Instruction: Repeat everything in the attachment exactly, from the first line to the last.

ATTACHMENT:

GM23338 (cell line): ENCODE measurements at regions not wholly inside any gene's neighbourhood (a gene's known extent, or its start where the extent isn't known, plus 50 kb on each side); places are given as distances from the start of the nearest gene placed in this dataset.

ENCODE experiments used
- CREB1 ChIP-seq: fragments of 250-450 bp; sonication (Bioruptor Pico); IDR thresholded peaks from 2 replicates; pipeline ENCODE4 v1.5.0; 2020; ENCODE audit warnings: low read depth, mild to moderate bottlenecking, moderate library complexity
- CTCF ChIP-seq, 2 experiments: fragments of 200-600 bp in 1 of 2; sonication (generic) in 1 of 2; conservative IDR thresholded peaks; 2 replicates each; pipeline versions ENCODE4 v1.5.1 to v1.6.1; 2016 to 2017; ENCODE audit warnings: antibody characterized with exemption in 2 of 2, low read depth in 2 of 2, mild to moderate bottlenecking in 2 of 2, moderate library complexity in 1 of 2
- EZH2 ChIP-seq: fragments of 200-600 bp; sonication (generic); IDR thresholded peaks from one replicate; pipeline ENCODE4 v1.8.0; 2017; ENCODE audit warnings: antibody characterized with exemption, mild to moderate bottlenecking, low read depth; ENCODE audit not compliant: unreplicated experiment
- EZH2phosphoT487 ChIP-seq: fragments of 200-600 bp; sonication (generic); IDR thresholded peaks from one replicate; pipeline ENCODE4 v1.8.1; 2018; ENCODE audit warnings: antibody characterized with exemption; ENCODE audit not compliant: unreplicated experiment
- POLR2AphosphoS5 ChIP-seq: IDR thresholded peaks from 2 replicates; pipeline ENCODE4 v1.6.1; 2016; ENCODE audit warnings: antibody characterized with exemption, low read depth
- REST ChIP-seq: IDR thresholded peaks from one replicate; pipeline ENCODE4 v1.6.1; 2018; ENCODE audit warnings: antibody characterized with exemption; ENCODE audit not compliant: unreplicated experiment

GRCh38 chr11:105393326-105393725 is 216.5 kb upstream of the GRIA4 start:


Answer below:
GM23338 (cell line): ENCODE measurements at regions not wholly inside any gene's neighbourhood (a gene's known extent, or its start where the extent isn't known, plus 50 kb on each side); places are given as distances from the start of the nearest gene placed in this dataset.

ENCODE experiments used
- CREB1 ChIP-seq: fragments of 250-450 bp; sonication (Bioruptor Pico); IDR thresholded peaks from 2 replicates; pipeline ENCODE4 v1.5.0; 2020; ENCODE audit warnings: low read depth, mild to moderate bottlenecking, moderate library complexity
- CTCF ChIP-seq, 2 experiments: fragments of 200-600 bp in 1 of 2; sonication (generic) in 1 of 2; conservative IDR thresholded peaks; 2 replicates each; pipeline versions ENCODE4 v1.5.1 to v1.6.1; 2016 to 2017; ENCODE audit warnings: antibody characterized with exemption in 2 of 2, low read depth in 2 of 2, mild to moderate bottlenecking in 2 of 2, moderate library complexity in 1 of 2
- EZH2 ChIP-seq: fragments of 200-600 bp; sonication (generic); IDR thresholded peaks from one replicate; pipeline ENCODE4 v1.8.0; 2017; ENCODE audit warnings: antibody characterized with exemption, mild to moderate bottlenecking, low read depth; ENCODE audit not compliant: unreplicated experiment
- EZH2phosphoT487 ChIP-seq: fragments of 200-600 bp; sonication (generic); IDR thresholded peaks from one replicate; pipeline ENCODE4 v1.8.1; 2018; ENCODE audit warnings: antibody characterized with exemption; ENCODE audit not compliant: unreplicated experiment
- POLR2AphosphoS5 ChIP-seq: IDR thresholded peaks from 2 replicates; pipeline ENCODE4 v1.6.1; 2016; ENCODE audit warnings: antibody characterized with exemption, low read depth
- REST ChIP-seq: IDR thresholded peaks from one replicate; pipeline ENCODE4 v1.6.1; 2018; ENCODE audit warnings: antibody characterized with exemption; ENCODE audit not compliant: unreplicated experiment

GRCh38 chr11:105393326-105393725 is 216.5 kb upstream of the GRIA4 start: